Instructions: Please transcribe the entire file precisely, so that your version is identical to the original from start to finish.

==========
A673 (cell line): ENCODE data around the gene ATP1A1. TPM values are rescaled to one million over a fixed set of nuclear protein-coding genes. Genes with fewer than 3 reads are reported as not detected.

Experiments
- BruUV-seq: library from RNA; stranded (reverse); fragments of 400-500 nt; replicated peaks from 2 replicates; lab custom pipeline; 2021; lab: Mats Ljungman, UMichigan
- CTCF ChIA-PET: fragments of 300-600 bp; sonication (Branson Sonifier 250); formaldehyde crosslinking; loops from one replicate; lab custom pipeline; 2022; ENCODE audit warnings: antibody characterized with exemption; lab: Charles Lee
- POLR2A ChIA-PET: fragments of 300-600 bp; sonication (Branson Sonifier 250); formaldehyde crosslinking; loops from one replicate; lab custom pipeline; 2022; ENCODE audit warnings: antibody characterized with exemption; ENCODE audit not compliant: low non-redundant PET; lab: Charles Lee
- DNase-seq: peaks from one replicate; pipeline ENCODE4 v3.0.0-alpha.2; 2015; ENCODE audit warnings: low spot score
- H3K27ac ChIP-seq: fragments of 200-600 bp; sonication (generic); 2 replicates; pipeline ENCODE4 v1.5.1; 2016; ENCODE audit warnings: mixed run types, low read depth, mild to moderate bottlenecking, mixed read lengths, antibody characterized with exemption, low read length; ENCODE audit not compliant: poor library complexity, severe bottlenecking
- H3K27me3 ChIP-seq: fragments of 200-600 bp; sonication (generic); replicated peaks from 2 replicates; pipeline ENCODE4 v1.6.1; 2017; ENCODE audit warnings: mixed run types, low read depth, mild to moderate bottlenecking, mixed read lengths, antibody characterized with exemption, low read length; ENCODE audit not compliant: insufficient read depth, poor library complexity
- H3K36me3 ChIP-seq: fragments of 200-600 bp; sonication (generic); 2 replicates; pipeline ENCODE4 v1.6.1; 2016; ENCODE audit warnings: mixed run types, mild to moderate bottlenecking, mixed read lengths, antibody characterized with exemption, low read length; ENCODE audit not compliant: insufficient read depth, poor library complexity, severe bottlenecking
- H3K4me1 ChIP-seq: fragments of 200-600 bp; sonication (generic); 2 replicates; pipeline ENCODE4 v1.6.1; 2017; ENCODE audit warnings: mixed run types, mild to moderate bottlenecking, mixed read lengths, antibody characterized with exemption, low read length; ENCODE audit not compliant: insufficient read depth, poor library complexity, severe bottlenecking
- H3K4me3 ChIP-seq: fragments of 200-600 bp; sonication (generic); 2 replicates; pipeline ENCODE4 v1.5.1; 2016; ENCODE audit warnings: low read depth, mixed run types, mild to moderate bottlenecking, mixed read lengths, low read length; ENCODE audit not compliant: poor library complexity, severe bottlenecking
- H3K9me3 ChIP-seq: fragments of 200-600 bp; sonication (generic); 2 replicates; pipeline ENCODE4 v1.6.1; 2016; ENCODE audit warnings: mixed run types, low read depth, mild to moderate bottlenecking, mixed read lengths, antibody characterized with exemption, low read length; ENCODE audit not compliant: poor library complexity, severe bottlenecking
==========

A673 (cell line): ENCODE data around the gene ATP1A1. TPM values are rescaled to one million over a fixed set of nuclear protein-coding genes. Genes with fewer than 3 reads are reported as not detected.

Experiments
- BruUV-seq: library from RNA; stranded (reverse); fragments of 400-500 nt; replicated peaks from 2 replicates; lab custom pipeline; 2021; lab: Mats Ljungman, UMichigan
- CTCF ChIA-PET: fragments of 300-600 bp; sonication (Branson Sonifier 250); formaldehyde crosslinking; loops from one replicate; lab custom pipeline; 2022; ENCODE audit warnings: antibody characterized with exemption; lab: Charles Lee
- POLR2A ChIA-PET: fragments of 300-600 bp; sonication (Branson Sonifier 250); formaldehyde crosslinking; loops from one replicate; lab custom pipeline; 2022; ENCODE audit warnings: antibody characterized with exemption; ENCODE audit not compliant: low non-redundant PET; lab: Charles Lee
- DNase-seq: peaks from one replicate; pipeline ENCODE4 v3.0.0-alpha.2; 2015; ENCODE audit warnings: low spot score
- H3K27ac ChIP-seq: fragments of 200-600 bp; sonication (generic); 2 replicates; pipeline ENCODE4 v1.5.1; 2016; ENCODE audit warnings: mixed run types, low read depth, mild to moderate bottlenecking, mixed read lengths, antibody characterized with exemption, low read length; ENCODE audit not compliant: poor library complexity, severe bottlenecking
- H3K27me3 ChIP-seq: fragments of 200-600 bp; sonication (generic); replicated peaks from 2 replicates; pipeline ENCODE4 v1.6.1; 2017; ENCODE audit warnings: mixed run types, low read depth, mild to moderate bottlenecking, mixed read lengths, antibody characterized with exemption, low read length; ENCODE audit not compliant: insufficient read depth, poor library complexity
- H3K36me3 ChIP-seq: fragments of 200-600 bp; sonication (generic); 2 replicates; pipeline ENCODE4 v1.6.1; 2016; ENCODE audit warnings: mixed run types, mild to moderate bottlenecking, mixed read lengths, antibody characterized with exemption, low read length; ENCODE audit not compliant: insufficient read depth, poor library complexity, severe bottlenecking
- H3K4me1 ChIP-seq: fragments of 200-600 bp; sonication (generic); 2 replicates; pipeline ENCODE4 v1.6.1; 2017; ENCODE audit warnings: mixed run types, mild to moderate bottlenecking, mixed read lengths, antibody characterized with exemption, low read length; ENCODE audit not compliant: insufficient read depth, poor library complexity, severe bottlenecking
- H3K4me3 ChIP-seq: fragments of 200-600 bp; sonication (generic); 2 replicates; pipeline ENCODE4 v1.5.1; 2016; ENCODE audit warnings: low read depth, mixed run types, mild to moderate bottlenecking, mixed read lengths, low read length; ENCODE audit not compliant: poor library complexity, severe bottlenecking
- H3K9me3 ChIP-seq: fragments of 200-600 bp; sonication (generic); 2 replicates; pipeline ENCODE4 v1.6.1; 2016; ENCODE audit warnings: mixed run types, low read depth, mild to moderate bottlenecking, mixed read lengths, antibody characterized with exemption, low read length; ENCODE audit not compliant: poor library complexity, severe bottlenecking